Israel and Lebanon have reached a historic agreement, the leaders of both sides said separately on Tuesday, resolving a years-long maritime border dispute involving large oil and gas fields in the Mediterranean Sea.
“The final version of the offer is satisfactory to Lebanon and meets its demands and protects Lebanon’s rights to this natural wealth,” Lebanese President Michel Aoun said in a statement hours after receiving Israel’s final offer through US mediator Amos Hochstein.
Aoun said he hoped the deal would be announced “as soon as possible”.
Israeli Prime Minister Yair Lapid said: “This is a historic achievement that will strengthen Israel’s security, inject billions into Israel’s economy, and ensure the stability of our northern border.”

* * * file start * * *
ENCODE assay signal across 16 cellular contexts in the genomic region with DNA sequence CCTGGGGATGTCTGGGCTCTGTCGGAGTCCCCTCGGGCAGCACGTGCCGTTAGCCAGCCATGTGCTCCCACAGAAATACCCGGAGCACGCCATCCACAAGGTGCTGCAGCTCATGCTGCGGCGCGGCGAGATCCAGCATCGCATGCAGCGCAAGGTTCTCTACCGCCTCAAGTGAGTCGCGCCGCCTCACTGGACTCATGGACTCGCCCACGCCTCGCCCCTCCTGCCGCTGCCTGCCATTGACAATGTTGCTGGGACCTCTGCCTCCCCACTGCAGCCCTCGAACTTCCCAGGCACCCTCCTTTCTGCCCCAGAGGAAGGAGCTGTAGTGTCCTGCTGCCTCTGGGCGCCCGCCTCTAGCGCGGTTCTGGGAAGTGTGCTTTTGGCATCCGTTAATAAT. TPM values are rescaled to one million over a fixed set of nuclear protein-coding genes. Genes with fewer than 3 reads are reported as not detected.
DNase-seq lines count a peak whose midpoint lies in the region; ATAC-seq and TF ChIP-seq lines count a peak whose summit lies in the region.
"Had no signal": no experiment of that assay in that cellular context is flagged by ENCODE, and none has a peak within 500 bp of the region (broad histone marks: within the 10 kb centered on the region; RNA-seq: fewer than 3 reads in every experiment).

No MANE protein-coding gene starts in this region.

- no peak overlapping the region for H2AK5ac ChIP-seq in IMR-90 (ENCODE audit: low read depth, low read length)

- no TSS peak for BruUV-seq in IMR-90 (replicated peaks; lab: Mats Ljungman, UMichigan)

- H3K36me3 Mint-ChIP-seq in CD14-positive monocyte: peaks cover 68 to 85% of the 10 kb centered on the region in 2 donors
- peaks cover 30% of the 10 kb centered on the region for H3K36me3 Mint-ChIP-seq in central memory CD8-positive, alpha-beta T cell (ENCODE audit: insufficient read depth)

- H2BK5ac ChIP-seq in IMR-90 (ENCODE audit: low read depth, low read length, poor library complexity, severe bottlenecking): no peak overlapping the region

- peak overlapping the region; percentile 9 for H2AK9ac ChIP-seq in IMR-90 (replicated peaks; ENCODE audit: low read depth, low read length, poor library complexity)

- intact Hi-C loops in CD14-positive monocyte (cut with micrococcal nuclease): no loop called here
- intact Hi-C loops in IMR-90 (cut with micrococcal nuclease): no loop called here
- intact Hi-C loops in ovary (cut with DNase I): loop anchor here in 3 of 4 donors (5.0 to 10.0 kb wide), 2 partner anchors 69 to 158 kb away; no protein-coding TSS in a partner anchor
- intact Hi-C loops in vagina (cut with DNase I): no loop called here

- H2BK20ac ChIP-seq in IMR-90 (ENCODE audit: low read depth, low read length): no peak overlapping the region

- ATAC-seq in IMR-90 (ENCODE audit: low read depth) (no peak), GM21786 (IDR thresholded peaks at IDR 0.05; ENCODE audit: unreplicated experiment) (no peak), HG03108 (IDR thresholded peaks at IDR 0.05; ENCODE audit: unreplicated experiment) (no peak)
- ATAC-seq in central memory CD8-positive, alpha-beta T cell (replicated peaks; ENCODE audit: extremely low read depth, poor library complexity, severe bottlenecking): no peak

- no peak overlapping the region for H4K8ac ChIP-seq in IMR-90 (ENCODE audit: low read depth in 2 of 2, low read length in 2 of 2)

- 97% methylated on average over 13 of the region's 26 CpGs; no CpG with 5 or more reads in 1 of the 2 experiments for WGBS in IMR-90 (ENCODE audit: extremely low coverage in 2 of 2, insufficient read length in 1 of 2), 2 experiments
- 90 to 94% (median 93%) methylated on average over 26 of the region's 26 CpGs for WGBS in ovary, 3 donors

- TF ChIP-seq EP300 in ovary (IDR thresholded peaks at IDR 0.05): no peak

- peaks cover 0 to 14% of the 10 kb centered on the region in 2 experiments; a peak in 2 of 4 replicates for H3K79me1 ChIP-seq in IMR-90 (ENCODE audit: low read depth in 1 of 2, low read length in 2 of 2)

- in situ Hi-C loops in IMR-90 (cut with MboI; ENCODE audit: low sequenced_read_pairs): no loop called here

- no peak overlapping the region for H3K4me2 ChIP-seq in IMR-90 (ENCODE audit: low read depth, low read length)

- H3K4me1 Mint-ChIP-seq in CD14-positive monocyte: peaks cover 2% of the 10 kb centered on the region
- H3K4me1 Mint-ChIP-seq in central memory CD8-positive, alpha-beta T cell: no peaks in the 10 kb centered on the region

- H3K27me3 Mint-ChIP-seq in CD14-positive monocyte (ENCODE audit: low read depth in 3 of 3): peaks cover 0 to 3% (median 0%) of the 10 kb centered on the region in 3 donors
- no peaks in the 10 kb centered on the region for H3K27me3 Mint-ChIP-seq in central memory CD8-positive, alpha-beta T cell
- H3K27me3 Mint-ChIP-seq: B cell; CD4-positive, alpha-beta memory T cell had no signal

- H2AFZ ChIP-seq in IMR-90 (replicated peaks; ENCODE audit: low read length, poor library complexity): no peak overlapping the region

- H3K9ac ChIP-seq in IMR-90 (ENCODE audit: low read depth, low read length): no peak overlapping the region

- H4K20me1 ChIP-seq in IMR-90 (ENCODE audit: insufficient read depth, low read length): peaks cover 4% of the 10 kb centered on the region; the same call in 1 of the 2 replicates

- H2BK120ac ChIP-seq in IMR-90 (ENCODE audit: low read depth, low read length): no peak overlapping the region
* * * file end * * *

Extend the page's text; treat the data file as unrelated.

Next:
Lapid said the draft agreement meets all the security and economic principles set out by Israel.
The Israeli prime minister will convene the defense cabinet on Wednesday, which will be followed by a special government meeting, he said.
The disputed area includes the Karish oil and gas field and an area known as the Qanaa prospect, which are expected to fall in Israeli and Lebanese waters respectively under the agreement. Israel has said it will immediately begin exporting oil and gas from Karish to Europe.
On Tuesday, Lebanese Energy Minister Walid Fayed said French energy company Total, which holds the contract to explore Lebanese waters, would “immediately” begin work on the Gana prospect.